Antares launches Cygnus spacecraft to ISS

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Antares launches Cygnus spacecraft to ISS
Antares launches Cygnus spacecraft to ISS

Orbital ATK’s Antares rocket has launched a Cygnus spacecraft on Sunday, beginning the company’s CRS-8 Commercial Resupply Services mission to the International Space Station. Liftoff, from Launch Pad 0A of the Mid-Atlantic Regional Spaceport on Wallops Island, Virginia, came after Saturday’s attempt was scrubbed due to a plane in the hazard area.

The Asgardia-1 satellite, which is roughly the size of a loaf of bread, is the product of an effort organized by Russian scientist Igor Ashurbeyli. It’ll store thousands of files uploaded by online fans who have signed up as Asgardia’s “citizens.”

Ashurbeyli, who attended today’s launch at NASA’s Wallops Flight Facility in Virginia, has said Asgardia-1 will be the foundation stone for a network of satellites independent of the world’s nations. “The Asgardia space kingdom has now established its sovereign territory in space,” the project’s website proclaimed.

Legal experts say the sovereignty claim is highly questionable, considering that satellite operations have to comply with the terms of Asgardia’s application to the Federal Communications Commission.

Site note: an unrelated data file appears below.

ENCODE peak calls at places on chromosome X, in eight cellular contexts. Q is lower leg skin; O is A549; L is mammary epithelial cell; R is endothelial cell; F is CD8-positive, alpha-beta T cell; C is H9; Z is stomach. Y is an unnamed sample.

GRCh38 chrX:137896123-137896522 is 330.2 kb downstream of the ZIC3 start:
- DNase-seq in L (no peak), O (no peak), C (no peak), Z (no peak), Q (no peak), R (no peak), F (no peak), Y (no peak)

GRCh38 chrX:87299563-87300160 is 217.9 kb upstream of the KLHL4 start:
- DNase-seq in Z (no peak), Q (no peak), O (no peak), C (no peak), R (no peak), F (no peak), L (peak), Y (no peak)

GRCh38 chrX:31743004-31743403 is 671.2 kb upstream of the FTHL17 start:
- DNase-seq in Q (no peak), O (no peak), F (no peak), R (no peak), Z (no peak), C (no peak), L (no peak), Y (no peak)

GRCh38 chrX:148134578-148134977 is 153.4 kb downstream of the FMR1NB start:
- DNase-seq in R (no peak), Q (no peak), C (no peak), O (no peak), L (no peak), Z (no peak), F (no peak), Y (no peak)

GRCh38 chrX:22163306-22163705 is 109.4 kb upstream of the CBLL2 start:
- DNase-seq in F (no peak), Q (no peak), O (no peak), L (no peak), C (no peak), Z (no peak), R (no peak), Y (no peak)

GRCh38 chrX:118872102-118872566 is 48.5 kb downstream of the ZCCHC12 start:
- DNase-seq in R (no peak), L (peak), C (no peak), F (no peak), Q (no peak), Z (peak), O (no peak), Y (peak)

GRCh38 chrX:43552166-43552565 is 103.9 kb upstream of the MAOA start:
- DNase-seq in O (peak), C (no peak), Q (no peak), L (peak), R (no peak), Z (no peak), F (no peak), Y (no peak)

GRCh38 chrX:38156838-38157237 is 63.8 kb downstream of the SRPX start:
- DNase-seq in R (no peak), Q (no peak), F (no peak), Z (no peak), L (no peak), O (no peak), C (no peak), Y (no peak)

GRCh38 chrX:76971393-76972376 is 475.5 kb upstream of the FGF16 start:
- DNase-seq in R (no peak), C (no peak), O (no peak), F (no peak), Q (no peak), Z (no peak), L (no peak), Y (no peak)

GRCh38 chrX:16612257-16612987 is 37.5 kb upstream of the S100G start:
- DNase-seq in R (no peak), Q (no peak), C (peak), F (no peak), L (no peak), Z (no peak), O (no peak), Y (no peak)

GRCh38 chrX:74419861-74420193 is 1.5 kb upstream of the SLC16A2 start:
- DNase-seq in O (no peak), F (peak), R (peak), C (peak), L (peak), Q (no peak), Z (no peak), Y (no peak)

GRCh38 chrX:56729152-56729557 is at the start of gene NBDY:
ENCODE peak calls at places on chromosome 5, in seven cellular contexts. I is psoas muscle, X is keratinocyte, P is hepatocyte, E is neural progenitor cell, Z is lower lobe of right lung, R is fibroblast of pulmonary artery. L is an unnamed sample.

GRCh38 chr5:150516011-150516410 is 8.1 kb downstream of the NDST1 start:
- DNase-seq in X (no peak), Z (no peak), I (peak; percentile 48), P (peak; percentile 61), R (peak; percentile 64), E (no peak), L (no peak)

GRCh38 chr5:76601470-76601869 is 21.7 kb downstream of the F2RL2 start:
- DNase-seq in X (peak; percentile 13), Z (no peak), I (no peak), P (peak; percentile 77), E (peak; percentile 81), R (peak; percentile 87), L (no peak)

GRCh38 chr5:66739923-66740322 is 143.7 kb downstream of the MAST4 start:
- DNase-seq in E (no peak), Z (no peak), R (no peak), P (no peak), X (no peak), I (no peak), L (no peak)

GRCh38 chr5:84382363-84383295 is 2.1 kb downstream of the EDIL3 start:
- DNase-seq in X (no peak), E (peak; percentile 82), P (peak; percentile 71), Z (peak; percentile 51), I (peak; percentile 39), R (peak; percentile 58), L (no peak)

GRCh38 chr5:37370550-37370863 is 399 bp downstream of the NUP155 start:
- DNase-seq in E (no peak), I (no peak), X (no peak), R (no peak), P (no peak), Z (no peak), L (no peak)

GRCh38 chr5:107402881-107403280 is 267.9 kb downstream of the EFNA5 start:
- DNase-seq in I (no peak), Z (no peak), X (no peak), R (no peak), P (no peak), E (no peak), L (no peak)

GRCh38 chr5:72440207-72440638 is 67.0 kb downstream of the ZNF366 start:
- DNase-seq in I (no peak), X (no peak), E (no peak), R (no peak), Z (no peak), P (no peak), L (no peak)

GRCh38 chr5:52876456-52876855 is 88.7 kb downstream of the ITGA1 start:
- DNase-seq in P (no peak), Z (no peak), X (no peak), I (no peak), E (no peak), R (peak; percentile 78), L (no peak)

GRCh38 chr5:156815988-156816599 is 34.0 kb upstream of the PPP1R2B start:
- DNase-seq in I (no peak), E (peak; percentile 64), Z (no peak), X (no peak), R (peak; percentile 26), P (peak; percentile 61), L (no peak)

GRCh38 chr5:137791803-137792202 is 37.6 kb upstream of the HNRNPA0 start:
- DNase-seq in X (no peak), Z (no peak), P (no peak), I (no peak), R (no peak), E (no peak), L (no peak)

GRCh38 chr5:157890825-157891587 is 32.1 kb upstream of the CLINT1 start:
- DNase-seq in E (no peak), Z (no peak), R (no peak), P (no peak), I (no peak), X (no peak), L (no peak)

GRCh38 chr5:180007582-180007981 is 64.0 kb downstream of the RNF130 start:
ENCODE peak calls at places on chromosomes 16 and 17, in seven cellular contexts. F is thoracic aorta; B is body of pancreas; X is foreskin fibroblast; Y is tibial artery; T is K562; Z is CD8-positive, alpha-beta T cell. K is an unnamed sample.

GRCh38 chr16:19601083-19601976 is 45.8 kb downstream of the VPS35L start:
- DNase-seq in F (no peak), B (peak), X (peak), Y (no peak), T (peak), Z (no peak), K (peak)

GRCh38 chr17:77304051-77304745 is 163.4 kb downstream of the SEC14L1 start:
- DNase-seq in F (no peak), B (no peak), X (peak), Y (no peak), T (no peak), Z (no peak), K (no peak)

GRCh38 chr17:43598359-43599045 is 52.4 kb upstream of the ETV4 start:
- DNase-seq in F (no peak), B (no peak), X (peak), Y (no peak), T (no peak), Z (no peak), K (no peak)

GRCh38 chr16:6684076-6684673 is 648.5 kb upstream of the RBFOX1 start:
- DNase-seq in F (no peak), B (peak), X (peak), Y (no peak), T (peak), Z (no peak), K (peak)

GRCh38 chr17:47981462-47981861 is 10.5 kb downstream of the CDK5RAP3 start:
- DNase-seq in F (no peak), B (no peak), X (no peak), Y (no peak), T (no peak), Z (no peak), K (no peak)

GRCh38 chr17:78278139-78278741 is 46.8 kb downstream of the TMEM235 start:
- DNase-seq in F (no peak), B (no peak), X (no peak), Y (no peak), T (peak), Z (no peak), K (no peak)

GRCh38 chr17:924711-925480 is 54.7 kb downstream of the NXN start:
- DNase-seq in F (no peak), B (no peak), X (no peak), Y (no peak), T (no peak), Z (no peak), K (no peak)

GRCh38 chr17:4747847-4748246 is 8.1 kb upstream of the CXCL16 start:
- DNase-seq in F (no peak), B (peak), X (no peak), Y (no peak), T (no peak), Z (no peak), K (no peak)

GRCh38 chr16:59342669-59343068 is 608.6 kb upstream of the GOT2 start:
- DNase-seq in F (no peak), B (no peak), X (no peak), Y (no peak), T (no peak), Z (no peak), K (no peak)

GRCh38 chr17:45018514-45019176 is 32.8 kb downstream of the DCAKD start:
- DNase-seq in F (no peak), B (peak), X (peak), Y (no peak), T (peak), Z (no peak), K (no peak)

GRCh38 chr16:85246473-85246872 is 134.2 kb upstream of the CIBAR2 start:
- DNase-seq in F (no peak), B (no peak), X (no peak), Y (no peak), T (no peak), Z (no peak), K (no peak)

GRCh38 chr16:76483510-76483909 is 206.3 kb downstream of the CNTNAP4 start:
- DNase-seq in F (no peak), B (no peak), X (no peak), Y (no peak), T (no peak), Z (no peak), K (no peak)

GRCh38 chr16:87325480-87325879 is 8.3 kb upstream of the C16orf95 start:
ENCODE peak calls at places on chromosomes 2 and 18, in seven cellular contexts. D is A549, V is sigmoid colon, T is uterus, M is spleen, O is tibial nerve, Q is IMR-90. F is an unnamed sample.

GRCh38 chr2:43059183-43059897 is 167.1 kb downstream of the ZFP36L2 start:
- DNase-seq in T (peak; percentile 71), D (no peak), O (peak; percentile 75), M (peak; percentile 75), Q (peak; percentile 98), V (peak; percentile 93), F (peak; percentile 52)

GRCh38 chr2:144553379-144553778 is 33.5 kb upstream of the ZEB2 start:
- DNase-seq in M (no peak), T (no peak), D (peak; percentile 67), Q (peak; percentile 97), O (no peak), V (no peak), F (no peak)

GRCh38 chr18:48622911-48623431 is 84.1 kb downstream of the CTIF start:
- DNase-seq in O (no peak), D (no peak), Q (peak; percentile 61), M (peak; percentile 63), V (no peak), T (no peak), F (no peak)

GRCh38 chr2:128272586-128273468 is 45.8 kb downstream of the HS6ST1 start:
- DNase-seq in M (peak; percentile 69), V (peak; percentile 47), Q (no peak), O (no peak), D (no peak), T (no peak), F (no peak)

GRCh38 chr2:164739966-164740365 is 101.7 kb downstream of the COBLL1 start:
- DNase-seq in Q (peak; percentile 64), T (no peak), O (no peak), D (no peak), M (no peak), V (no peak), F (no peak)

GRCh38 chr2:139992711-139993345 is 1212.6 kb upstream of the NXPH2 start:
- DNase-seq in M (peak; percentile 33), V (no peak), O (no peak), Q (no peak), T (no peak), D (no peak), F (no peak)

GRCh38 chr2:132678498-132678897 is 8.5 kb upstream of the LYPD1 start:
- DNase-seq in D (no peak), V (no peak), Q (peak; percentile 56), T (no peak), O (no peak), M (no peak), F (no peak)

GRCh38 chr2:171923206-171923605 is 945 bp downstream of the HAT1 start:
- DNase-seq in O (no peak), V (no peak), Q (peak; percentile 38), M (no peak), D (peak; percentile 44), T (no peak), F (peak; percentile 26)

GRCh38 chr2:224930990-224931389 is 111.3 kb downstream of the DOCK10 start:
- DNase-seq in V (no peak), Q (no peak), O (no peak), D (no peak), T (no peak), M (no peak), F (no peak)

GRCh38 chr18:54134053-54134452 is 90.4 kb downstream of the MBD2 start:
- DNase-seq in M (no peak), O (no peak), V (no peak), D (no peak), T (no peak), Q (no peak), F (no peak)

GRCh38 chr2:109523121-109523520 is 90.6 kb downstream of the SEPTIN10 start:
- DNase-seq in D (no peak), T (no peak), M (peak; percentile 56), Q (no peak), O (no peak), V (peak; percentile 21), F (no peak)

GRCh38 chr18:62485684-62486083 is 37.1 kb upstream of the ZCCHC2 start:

Asgardia-1 is among 14 pint-sized satellites that are due to be deployed from Cygnus after it completes its primary mission: delivering cargo to the space station. The bulk of the payload consists of food and equipment for the station’s crew, but there’s also a variety of scientific experiments on board.

One experiment will study the effect of zero gravity on antibiotic resistance, using E. coli bacteria as the experimental subjects. Another will test a miniaturized laser communication system, and yet another will try out a solar-powered radio antenna that’s optimized for nanosatellites.

Cygnus’ payload also includes a camera that Italian astronaut Paolo Nespoli will use to shoot virtual-reality video for a National Geographic Channel documentary project.

Orbital ATK’s eighth cargo resupply mission got off the ground at 7:19 a.m. ET (4:19 a.m. PT) today, which was a day later than originally scheduled. Saturday’s launch attempt was called off at literally the last minute when a JetBlue commercial jetliner strayed into restricted airspace.

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